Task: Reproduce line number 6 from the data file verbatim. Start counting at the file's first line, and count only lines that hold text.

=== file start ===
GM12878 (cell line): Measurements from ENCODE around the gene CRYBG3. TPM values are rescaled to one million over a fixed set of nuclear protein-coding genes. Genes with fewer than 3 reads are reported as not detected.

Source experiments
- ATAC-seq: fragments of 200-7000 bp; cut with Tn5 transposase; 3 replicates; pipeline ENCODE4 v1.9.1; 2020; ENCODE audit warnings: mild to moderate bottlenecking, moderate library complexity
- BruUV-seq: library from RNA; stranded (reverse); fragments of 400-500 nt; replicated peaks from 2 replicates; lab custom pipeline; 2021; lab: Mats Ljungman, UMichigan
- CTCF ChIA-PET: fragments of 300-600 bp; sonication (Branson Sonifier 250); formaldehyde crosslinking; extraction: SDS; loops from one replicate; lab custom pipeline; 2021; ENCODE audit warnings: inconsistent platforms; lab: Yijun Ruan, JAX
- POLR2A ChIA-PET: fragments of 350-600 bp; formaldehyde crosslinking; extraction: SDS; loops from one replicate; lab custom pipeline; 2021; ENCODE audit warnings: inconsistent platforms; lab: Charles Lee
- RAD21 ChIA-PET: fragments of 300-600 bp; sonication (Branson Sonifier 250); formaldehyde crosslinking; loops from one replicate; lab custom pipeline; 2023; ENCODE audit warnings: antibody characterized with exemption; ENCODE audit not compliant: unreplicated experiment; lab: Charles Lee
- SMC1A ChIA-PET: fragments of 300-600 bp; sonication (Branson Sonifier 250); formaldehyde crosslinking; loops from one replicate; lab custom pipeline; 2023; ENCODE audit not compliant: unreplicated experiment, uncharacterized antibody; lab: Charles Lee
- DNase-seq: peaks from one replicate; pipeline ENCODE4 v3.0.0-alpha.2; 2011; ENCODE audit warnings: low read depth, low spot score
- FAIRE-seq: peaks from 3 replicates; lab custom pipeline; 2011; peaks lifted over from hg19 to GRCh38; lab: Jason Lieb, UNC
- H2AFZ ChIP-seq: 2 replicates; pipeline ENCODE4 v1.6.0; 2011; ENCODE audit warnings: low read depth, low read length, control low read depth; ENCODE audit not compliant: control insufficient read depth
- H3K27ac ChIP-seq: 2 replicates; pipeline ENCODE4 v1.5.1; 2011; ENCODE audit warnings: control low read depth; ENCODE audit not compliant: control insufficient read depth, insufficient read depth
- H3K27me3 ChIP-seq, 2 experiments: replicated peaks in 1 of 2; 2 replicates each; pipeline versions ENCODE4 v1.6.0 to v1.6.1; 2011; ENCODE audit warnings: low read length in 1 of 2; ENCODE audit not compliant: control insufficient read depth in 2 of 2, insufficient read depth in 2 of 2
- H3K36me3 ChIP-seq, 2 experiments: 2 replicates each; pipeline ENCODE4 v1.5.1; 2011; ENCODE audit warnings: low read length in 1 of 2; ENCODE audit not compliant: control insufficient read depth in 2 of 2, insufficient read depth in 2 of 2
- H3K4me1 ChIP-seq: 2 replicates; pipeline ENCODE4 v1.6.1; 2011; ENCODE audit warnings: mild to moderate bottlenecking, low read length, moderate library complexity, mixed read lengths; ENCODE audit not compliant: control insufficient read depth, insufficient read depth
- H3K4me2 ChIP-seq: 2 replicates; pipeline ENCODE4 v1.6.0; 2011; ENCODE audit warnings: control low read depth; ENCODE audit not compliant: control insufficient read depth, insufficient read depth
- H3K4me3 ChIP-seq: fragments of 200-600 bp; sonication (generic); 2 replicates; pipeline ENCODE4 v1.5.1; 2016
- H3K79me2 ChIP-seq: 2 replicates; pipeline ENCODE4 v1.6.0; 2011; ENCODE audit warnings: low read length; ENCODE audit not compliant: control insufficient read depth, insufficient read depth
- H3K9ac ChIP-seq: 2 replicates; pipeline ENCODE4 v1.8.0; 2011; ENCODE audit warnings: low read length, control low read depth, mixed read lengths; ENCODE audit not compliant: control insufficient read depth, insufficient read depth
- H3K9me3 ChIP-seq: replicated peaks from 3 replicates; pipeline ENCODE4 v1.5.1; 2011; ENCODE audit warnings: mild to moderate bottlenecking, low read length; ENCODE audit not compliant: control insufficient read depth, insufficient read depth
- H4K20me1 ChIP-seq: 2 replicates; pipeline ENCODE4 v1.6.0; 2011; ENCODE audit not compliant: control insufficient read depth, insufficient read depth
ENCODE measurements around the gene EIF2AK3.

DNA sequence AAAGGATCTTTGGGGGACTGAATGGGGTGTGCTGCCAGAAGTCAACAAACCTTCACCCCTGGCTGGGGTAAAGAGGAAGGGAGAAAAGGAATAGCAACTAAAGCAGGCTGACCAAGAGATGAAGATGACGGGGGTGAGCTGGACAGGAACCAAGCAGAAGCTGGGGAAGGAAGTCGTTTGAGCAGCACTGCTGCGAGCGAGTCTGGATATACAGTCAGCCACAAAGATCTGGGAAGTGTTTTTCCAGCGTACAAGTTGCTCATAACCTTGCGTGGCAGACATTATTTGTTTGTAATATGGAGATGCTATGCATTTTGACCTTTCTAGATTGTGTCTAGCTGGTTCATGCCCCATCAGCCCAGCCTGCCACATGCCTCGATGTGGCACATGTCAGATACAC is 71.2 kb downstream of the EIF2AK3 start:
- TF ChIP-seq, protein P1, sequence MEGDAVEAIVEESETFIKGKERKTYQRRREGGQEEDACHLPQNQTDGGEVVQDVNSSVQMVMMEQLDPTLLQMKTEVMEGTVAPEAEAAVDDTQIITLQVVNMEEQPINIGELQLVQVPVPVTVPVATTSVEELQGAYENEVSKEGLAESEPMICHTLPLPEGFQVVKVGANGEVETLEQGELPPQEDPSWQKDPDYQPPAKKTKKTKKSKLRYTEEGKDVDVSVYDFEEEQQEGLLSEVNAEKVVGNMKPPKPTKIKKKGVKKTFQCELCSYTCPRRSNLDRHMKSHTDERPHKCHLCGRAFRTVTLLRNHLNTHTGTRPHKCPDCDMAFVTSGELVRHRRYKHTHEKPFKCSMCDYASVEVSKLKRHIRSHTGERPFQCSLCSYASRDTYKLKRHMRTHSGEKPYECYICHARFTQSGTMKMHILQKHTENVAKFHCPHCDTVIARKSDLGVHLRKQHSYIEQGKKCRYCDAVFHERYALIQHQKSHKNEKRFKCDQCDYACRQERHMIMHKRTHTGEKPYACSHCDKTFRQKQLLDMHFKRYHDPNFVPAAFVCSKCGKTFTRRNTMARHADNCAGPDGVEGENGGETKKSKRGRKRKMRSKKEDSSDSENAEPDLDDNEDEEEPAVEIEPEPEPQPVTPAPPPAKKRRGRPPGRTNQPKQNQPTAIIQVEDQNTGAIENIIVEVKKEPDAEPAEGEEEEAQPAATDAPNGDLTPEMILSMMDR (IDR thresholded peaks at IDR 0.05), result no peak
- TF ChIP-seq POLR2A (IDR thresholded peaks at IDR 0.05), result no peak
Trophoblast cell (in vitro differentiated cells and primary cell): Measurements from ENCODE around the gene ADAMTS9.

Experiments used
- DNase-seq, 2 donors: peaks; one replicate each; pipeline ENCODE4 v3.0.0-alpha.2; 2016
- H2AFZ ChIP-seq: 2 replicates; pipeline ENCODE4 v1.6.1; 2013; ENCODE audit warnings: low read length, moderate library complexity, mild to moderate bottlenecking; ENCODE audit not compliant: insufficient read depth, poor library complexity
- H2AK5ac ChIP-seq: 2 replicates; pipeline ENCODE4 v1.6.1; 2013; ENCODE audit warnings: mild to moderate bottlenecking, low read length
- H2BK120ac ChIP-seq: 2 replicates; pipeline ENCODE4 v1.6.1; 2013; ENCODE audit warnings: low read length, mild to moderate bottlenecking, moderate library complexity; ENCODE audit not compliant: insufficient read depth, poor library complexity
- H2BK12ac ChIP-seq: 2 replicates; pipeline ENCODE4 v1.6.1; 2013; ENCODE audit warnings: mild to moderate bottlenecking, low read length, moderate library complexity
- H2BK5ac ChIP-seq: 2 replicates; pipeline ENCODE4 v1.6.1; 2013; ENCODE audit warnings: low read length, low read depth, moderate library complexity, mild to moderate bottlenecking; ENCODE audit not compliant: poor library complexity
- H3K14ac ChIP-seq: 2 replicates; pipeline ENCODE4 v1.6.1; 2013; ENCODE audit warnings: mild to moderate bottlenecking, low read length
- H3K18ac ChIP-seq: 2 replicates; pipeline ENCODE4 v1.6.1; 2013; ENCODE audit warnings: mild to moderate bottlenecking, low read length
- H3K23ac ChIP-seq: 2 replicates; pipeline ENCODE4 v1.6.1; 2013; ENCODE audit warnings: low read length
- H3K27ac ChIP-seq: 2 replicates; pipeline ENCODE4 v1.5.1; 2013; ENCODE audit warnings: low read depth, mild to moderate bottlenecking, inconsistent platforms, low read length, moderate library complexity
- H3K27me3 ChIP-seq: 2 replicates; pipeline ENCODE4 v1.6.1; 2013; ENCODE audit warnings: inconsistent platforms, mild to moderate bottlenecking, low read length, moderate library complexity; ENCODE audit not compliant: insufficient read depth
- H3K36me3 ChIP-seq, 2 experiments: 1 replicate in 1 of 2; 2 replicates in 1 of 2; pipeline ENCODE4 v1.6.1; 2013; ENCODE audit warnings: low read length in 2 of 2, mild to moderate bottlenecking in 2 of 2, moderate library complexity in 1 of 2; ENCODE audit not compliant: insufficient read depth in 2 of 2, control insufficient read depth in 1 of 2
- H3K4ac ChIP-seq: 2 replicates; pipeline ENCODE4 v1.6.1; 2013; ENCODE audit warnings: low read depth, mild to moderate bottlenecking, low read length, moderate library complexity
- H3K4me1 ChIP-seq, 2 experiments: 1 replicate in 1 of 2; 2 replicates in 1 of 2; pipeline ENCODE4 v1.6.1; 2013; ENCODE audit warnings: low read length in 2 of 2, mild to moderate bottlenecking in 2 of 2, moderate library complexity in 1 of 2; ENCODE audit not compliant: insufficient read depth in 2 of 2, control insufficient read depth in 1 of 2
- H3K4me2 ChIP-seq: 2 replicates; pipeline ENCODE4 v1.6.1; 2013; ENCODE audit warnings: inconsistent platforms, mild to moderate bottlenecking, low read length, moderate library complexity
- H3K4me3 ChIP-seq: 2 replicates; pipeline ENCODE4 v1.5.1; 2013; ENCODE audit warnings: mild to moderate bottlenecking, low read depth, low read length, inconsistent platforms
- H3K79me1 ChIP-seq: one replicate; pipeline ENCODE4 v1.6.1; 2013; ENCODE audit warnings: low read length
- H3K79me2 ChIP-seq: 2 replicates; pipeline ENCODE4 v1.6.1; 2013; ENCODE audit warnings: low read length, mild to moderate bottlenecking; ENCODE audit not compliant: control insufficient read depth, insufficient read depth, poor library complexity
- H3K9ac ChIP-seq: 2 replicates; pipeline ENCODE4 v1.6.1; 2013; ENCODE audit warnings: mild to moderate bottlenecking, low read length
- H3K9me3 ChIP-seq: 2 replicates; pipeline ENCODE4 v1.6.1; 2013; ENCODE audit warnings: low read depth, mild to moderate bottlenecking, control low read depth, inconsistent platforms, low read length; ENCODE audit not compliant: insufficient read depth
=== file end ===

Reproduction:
- POLR2A ChIA-PET: fragments of 350-600 bp; formaldehyde crosslinking; extraction: SDS; loops from one replicate; lab custom pipeline; 2021; ENCODE audit warnings: inconsistent platforms; lab: Charles Lee